Adults are the same way for the most part.  It's like when I hear moms complain about the ever hard mother-in-law relationship.  Most of the moms of children I know have to smile and put on their best face around the MIL.  They don't feel safe being their real self in front of them.  But with their spouses? Ha, they feel safe enough to be whoever you want.

I do feel very special that my child feels free to fully be themselves, but at the same time it is hard to constantly redirect them by setting limits.  I feel like a broken record half the time.

As annoying as it is, it is still super important to keep those limits in check.

Limits make children feel safe.  They need boundaries.  They need to know what they can and can't do. Even if you are more of the permissive parent, or the authoritarian strict parent approach, they need consistent, firm limits.  It will cause less tantrums, less tears and more confident and secure children in the long run.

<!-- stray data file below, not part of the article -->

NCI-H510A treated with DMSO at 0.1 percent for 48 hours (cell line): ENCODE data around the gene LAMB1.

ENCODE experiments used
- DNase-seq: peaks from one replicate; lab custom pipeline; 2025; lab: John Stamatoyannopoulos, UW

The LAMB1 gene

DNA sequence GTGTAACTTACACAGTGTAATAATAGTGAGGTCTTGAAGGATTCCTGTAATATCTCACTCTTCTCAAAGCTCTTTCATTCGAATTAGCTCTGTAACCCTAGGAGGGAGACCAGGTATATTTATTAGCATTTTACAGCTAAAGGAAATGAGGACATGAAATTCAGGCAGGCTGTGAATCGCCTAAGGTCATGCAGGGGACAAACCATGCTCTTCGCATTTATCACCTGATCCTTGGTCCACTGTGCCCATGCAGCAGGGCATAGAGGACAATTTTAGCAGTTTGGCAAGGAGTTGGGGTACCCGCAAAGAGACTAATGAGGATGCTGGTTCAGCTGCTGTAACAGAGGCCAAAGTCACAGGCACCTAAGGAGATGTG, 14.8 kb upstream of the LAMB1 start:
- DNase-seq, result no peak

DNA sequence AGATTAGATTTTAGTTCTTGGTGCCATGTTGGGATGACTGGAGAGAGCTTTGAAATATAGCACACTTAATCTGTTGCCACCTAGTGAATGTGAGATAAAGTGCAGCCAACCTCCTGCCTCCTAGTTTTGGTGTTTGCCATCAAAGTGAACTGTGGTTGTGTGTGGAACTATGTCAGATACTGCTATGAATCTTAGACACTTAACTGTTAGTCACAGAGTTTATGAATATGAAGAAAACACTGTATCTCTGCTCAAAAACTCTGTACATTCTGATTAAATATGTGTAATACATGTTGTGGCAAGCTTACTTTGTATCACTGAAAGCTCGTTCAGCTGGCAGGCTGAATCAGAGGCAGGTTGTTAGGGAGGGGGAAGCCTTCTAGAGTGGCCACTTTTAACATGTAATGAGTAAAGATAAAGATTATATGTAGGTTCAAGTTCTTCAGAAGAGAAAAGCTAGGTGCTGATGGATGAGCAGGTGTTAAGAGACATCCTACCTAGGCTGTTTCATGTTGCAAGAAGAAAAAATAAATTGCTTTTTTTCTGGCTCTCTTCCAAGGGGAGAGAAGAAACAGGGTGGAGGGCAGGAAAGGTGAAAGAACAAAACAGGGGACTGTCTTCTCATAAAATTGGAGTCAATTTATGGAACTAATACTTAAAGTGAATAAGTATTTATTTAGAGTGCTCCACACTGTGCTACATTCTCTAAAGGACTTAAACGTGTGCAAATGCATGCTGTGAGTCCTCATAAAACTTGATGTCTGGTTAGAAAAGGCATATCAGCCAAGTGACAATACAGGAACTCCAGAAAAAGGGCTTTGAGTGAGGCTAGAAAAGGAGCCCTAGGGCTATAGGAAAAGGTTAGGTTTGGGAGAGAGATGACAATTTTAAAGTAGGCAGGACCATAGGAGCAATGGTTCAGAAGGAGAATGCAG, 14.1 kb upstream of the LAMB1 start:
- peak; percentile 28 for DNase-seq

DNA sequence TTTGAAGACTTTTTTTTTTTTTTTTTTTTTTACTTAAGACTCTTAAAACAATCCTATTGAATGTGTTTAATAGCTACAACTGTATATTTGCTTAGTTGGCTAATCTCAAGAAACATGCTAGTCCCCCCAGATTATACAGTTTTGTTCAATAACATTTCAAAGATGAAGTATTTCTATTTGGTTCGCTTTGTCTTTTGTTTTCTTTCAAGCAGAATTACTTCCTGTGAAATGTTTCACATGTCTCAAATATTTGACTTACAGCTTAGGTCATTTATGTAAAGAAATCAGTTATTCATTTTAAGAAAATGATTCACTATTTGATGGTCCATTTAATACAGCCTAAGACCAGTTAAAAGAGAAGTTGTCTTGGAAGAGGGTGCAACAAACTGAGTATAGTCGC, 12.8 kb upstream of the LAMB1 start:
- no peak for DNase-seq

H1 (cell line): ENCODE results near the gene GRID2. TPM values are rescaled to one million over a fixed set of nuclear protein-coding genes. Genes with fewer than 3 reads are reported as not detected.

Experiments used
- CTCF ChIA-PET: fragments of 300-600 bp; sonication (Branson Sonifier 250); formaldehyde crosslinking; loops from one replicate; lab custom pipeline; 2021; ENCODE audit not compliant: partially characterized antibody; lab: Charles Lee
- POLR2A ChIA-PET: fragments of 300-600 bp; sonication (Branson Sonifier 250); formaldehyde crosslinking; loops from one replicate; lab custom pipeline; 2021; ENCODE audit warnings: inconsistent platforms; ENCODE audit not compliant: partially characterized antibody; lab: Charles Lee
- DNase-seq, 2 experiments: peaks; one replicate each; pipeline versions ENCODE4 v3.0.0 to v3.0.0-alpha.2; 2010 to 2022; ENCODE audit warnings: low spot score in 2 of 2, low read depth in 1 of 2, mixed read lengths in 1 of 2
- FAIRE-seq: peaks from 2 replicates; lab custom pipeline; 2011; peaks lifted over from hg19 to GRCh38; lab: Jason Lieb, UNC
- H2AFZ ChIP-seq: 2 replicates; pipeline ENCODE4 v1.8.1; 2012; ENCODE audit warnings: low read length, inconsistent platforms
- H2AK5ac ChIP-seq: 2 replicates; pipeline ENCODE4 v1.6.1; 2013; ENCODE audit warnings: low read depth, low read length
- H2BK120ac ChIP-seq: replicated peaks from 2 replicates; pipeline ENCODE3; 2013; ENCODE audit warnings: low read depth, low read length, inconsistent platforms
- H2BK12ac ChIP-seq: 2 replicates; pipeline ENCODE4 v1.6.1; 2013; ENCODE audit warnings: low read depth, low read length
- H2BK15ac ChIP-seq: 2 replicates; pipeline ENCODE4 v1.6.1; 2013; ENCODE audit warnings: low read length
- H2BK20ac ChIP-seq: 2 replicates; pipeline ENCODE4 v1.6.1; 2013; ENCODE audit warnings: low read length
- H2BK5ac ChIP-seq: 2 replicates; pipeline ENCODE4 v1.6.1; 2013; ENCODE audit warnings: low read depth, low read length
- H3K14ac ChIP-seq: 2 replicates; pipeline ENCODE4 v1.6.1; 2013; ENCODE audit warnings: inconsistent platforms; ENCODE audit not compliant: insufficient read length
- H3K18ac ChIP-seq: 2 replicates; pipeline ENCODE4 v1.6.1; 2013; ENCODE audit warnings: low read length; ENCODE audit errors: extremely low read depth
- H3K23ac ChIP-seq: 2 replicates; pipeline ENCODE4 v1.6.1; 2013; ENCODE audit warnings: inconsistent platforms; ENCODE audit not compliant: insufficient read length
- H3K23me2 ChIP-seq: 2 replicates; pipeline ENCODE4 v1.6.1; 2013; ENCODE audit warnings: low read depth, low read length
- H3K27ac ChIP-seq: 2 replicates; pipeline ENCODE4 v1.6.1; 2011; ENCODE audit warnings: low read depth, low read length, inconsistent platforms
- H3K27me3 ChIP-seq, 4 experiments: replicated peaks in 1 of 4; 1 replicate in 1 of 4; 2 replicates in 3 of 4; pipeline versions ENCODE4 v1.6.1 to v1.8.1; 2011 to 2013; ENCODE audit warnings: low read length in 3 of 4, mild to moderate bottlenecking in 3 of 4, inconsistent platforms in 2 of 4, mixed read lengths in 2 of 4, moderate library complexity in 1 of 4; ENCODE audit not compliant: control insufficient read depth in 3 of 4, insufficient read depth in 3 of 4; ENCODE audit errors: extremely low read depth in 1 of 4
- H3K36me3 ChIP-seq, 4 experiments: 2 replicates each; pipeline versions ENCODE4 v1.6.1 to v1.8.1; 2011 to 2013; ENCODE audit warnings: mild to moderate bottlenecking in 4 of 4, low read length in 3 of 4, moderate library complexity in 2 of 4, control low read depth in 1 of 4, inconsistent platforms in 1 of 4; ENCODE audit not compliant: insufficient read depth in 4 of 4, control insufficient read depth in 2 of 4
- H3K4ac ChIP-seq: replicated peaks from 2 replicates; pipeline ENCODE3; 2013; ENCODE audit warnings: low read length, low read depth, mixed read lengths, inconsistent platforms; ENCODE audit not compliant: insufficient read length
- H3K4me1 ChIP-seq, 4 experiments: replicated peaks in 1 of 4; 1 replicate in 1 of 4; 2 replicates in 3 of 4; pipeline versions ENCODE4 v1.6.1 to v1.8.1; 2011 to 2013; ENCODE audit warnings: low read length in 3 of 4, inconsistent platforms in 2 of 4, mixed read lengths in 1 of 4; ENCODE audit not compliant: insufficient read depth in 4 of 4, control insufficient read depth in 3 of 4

The child you see running all around the store like they are hyped up on candy, who doesn't listen to his parent and runs off, or better yet, talks back to the parent. Yes, it will happen to all of you one day here or there.  But kids that do this all day long are not having consistent limits in place, or consistent care-giving.  Being told one thing one time and something else another- they are learning to not trust their care givers or the environment and that equals chaos.  Limits help develop self-control.

So as much fun as it is hearing tantrums all day, keep reminding yourself it is temporary and they are TESTING you.  They feel safe enough to act out around you.  They are learning to trust their environment, so keep enforcing those limits, and reflect all those crazy feelings they are showing you.

For tips, click here on limit setting and here for reflecting feelings.